All things being equal, the less light there is in a scene, the longer an exposure you’ll need for it to be correct. So, when you’re working in low light, such as for twilight shoots outdoors, or in dimly lit interiors, you’ll often be using slower shutter speeds. And slower speeds can mean you get camera shake in your images. Shake happens when the camera is moved during an exposure, and this affects sharpness.
Even tiny vibrations can show up, and the slower the shutter speed you use, the more noticeable it’ll be, though this very much depends on how good you are at holding the camera still. Camera shake also becomes more pronounced at longer focal lengths, so with the same handholding technique you’ll notice more shake at 55mm than you would at 18mm. Of course, this isn’t a new problem.
Camera shake during exposures has been a factor in photography for as long as there has been photography. Shooting in low light or not, historically, you’ve got two options to fight it: increase the shutter speed so an exposure is short enough for camera shake not to be noticeable; or keep your camera more stable in some way during the exposure. As well as tripods and monopods, today we also have image stabilisation (IS) to help with the latter.
IS compensates for camera shake, so that the image projected onto the camera’s sensor is kept still during the exposure – or more still than it would have been otherwise – and with most modern camera systems featuring some form of it, it can be amazingly useful for low-light photography. But it’s not without its limitations, so here are some tips on understanding and using it better.
When do you need IS?
As most photographers will remember, before image stabilisation hit consumer camera lenses in the mid 1990s, we used the Reciprocal Rule to work out how low a shutter speed we could use without incurring camera shake. That rule states that your shutter should be at least as fast as the inverse of the focal length you’re using. So, a 200mm lens would need a 1/200sec shutter speed or faster.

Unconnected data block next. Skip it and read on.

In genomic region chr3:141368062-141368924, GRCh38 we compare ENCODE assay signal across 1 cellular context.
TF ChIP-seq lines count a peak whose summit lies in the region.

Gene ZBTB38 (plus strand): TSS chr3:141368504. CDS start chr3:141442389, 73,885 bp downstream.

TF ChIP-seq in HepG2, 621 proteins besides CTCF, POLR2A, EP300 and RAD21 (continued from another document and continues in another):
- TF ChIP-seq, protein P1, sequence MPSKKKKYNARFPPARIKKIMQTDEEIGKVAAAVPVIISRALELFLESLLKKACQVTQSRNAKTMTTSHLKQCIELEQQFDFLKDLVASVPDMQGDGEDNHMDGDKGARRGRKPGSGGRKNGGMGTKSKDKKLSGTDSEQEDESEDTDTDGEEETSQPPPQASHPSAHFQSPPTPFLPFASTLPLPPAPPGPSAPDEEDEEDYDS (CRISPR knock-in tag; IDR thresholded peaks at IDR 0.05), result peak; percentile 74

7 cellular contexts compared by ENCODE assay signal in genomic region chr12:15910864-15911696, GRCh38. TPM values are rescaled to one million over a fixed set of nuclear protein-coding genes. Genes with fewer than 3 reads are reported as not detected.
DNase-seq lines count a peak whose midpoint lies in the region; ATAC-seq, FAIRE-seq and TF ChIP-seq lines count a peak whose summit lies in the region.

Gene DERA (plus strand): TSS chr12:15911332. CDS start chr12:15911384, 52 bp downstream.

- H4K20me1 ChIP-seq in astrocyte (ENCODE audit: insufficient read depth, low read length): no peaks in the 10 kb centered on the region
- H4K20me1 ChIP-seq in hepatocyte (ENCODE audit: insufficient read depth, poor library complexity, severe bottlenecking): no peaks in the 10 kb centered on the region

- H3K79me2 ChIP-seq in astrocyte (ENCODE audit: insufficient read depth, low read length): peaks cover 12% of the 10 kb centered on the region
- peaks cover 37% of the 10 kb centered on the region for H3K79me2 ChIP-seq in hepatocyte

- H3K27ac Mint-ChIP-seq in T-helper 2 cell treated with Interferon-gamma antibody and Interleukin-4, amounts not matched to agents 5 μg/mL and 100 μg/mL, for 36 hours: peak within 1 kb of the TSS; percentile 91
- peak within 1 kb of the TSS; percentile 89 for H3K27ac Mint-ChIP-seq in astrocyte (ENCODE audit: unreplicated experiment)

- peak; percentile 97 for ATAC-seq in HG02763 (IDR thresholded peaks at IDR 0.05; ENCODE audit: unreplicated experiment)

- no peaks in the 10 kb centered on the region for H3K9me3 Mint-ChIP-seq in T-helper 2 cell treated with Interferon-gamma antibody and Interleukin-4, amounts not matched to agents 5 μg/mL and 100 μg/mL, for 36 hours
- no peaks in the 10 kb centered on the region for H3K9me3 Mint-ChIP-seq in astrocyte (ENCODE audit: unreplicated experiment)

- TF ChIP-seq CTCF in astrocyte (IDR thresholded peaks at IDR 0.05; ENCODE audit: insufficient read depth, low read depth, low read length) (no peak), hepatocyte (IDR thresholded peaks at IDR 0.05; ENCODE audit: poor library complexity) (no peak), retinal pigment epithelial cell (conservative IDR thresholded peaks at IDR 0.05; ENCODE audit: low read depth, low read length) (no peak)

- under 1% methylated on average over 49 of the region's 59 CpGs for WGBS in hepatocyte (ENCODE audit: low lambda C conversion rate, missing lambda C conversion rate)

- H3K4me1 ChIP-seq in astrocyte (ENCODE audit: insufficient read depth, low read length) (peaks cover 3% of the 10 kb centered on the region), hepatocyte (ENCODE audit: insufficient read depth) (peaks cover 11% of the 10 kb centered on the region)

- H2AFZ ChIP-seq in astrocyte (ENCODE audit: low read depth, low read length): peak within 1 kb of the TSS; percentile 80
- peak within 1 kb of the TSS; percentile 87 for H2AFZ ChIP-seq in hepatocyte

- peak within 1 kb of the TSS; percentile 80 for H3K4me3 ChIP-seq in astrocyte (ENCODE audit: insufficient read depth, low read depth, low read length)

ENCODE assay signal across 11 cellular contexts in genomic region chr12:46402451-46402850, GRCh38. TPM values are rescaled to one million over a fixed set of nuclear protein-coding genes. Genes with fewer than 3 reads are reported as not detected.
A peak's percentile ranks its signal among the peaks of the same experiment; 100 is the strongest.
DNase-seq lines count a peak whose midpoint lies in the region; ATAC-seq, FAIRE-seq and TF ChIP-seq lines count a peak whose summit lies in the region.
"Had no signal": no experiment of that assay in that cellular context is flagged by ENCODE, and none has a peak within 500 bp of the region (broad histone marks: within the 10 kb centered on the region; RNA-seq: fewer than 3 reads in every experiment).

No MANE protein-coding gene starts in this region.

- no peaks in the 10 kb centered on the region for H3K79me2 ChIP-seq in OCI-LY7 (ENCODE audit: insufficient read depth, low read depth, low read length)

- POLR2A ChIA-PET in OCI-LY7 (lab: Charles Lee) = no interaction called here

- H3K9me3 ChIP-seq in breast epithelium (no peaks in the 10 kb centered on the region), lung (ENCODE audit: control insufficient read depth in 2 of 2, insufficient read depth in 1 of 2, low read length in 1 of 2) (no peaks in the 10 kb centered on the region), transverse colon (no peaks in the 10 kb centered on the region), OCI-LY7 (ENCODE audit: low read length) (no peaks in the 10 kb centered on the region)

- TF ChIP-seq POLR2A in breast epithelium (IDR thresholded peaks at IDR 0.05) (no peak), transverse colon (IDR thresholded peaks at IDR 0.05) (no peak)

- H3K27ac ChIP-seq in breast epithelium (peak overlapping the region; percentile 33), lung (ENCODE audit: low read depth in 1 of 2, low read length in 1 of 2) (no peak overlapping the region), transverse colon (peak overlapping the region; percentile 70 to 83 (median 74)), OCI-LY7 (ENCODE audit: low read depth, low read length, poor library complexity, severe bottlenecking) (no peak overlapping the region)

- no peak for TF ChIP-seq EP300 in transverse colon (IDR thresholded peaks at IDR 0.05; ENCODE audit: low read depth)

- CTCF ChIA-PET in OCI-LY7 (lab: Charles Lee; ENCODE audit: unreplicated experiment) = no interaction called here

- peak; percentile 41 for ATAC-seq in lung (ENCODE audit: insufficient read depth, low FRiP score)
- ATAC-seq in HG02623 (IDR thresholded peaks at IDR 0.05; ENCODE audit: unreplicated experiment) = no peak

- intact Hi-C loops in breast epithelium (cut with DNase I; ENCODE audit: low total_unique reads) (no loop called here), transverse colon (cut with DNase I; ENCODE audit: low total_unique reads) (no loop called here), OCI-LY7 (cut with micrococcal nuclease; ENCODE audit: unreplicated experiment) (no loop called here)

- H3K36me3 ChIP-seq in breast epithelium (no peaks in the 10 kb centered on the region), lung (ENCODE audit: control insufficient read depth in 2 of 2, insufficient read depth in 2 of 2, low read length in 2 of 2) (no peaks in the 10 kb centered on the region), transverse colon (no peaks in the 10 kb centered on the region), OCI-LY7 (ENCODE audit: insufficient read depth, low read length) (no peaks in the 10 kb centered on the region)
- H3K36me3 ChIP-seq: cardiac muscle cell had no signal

The longer the lens, the more camera shake is magnified and therefore the faster a shutter speed you need to offset it. Of course, this was always a fairly arbitrary rule as it also depended on outside factors such as your handling skills, the weather, and how many coffees you’ve had. IS is rated in stops, so if you want a rough idea of how slow you can expect to shoot when it’s turned on, just take the Reciprocal Rule and factor in the claimed IS benefit of the camera or lens.
So, for that 200mm lens you’d be looking at attainable shake-free images around 1/13sec for a four-stop IS system, or just over a second for a class-leading 8-stop IS system as on Canon’s new EOS R6.
Remember you need to apply any focal length crop factor to those calculations though, so a 200mm lens on a 1.5x crop sensor would be equivalent to a 300mm lens for the purposes of calculation. Relate this to shorter lenses and it can appear that IS is less of a requirement.